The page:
We visited before Christmas and Mercato Metropolitano was festivity personified. A small choir sang carols on a stage, and a huge beautiful tree dominated. I noticed that none of the stalls had any branding - all of them remain largely generic, which seems slightly peculiar to me. Our first stop was an oyster and bellini truck, and our bellinis were made with the rim of the glass being painted with liquid chocolate. This was a new one on me, and goddamn it was delicious. I'd like all my rims painted with chocolate please (too much?).
What followed was a whirlwind of food, a flurry of dishes and the only thing to do in this situation is to eat as quickly as possible as it takes a while for your brain to catch up that the body is full, so that once it does register you're fit to burst. Nothing a sluggish cycle home can't fix. Argentinian steak sandwiches came first, from a menu that hovered around the £7 mark for a hefty sandwich. Amusingly the 'vegan grill' consists of aubergines and Provolone. This one was surprisingly light, the bread crisp and airy. The steak was so tender that you don't get that thing where when you bite into it the whole steak comes out and is left flapping against your chin. Drives me mad, that.
One of the stalls, called Tiny Leaf, was absolutely beautiful; plants grew out of the walls, and it was living greenery and health and freshness all in one place. They're vegetarian, organic and work on a zero waste principle. The bubble and squeak cake, served on top of romesco sauce was further topped with pickles and herbs.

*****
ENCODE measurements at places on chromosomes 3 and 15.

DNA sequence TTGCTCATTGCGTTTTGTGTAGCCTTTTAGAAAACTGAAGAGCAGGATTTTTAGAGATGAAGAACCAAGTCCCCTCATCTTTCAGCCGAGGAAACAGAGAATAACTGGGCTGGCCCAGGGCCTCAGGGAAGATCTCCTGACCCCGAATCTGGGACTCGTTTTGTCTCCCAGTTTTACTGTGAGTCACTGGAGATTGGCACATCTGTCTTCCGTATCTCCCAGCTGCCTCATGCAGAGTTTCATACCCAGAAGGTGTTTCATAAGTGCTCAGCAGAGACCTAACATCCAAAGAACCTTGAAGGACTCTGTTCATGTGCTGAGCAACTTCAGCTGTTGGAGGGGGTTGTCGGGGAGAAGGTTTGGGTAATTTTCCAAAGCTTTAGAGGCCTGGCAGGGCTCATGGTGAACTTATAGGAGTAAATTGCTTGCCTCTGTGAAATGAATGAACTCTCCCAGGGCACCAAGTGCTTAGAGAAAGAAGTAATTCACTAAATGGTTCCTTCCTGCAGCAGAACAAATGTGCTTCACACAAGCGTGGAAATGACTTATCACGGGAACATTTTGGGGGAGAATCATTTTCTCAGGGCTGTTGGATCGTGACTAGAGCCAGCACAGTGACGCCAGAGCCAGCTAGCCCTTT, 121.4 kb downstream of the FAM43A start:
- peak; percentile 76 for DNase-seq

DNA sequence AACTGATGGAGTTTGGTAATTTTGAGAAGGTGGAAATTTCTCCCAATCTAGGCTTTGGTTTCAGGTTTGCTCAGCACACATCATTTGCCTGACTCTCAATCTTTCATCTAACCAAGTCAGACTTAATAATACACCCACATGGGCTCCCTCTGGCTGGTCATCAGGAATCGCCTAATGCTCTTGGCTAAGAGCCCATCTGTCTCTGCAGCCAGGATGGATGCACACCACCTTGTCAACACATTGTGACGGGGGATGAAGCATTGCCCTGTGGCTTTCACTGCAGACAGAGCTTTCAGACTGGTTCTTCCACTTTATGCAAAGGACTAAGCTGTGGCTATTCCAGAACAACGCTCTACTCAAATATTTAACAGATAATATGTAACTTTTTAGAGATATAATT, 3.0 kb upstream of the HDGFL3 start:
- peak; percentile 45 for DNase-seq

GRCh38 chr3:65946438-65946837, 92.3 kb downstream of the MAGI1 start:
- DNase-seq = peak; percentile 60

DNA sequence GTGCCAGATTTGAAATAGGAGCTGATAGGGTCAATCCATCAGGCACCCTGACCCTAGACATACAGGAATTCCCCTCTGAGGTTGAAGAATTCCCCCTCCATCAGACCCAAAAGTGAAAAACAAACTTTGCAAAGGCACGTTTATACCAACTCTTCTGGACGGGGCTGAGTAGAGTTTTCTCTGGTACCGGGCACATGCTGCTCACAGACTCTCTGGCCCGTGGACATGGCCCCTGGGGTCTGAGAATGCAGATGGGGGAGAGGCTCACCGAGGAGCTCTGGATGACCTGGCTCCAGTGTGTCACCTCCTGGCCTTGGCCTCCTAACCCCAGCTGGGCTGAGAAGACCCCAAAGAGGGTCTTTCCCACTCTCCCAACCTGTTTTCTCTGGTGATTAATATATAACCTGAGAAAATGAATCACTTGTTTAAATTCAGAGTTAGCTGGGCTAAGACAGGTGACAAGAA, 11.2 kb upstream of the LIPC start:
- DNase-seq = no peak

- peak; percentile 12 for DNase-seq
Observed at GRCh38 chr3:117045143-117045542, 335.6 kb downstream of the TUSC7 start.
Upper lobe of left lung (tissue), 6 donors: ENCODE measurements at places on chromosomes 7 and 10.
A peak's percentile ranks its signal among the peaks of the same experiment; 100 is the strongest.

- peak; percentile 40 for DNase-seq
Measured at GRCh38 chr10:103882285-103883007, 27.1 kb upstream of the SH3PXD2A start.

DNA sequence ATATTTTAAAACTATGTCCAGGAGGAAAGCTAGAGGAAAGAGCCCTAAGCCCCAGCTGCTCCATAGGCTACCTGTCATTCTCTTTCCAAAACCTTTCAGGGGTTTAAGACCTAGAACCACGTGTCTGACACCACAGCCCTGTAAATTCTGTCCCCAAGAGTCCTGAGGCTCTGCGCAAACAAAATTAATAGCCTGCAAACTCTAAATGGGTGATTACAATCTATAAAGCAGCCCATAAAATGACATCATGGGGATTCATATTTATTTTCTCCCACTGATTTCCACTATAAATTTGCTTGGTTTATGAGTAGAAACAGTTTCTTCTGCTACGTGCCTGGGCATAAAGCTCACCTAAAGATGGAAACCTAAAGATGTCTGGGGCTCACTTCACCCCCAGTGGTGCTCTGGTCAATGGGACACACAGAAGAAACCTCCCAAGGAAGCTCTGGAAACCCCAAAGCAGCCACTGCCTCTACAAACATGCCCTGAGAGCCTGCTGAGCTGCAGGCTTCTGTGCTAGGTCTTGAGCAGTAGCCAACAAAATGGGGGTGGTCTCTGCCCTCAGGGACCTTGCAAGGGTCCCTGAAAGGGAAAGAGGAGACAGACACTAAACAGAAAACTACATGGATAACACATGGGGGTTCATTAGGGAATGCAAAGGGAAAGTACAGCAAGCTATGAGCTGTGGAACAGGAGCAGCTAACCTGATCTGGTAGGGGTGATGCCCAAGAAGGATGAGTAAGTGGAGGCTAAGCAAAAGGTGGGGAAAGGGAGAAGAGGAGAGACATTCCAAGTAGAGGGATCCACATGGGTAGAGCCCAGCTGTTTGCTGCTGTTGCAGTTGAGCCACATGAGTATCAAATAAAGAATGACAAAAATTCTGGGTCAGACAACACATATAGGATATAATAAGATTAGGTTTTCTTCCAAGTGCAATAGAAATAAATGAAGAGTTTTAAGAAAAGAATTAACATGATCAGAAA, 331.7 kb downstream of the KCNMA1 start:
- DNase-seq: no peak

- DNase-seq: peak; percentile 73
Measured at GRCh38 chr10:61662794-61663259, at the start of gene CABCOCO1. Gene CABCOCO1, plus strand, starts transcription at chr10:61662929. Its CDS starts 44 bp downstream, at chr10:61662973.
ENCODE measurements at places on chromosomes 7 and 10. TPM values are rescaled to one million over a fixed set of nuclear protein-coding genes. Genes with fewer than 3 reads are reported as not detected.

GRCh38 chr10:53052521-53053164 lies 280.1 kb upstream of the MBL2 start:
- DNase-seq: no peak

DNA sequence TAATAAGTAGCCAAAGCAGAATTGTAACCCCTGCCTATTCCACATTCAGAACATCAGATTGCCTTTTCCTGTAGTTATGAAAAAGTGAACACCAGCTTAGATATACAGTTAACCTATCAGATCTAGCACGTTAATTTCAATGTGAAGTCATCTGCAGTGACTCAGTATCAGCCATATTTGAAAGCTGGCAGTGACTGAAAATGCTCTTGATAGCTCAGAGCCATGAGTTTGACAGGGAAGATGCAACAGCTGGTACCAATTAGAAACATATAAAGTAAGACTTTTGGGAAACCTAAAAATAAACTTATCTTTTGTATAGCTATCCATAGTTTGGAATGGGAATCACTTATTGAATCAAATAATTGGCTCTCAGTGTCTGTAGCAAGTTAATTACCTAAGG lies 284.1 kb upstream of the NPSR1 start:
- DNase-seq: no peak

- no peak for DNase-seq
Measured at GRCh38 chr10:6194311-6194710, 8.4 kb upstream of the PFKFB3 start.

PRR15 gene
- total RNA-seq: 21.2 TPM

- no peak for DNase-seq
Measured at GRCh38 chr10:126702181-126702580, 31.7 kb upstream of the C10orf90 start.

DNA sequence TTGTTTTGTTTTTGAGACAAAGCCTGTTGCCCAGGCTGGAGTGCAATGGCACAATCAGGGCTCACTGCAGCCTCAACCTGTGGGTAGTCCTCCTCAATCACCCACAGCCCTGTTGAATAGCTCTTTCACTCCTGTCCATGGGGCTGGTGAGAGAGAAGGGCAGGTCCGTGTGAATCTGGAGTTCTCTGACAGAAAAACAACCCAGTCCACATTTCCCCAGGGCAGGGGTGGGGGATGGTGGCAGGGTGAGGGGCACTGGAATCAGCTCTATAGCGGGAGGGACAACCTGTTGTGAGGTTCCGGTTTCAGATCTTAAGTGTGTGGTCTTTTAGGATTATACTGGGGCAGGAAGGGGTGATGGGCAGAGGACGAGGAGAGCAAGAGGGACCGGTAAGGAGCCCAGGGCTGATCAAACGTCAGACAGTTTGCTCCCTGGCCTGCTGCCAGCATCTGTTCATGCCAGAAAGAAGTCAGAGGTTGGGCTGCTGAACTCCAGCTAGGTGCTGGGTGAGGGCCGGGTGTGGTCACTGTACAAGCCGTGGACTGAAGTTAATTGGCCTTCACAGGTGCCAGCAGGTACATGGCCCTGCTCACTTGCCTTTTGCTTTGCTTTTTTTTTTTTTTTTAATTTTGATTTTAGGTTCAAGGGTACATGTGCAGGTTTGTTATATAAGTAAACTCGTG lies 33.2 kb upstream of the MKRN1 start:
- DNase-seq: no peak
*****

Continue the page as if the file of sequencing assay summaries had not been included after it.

The chap manning the rotisserie chicken stall went to great lengths to describe their French, slow-grown chickens, so deeply flavoured they're sometimes mistaken for guinea fowl. The skin came burnished, the meat juicy. A ginger and chilli sauce was incredibly moreish, and even more so with a double-dunk of sauce and aioli. A very Frenchly dressed salad had a big hit of mustard. If I still worked at Bankside their chicken, chips and a green salad for £6.50 would be a difficult lunchtime option to beat.
I was less keen on their pulled pork burger. The sweet, glazed brioche bun was a good example of its type, but the combination of mashed avocado and chicken was a little bland, and in any case I'm not sure why you'd 'pull' chicken when you could deep fry or simply roast it.
We were hitting defcon 9 levels of stuffedness by the time we got this tapas board, but the little empanadas were deceptively light, given their deep fried status. Boquerones were soused in vinegar and the meats were of high quality, served as is traditional with those little bread torpedoes. I've sampled better croquettes elsewhere - it's really hard to beat José's, or Barrafina's.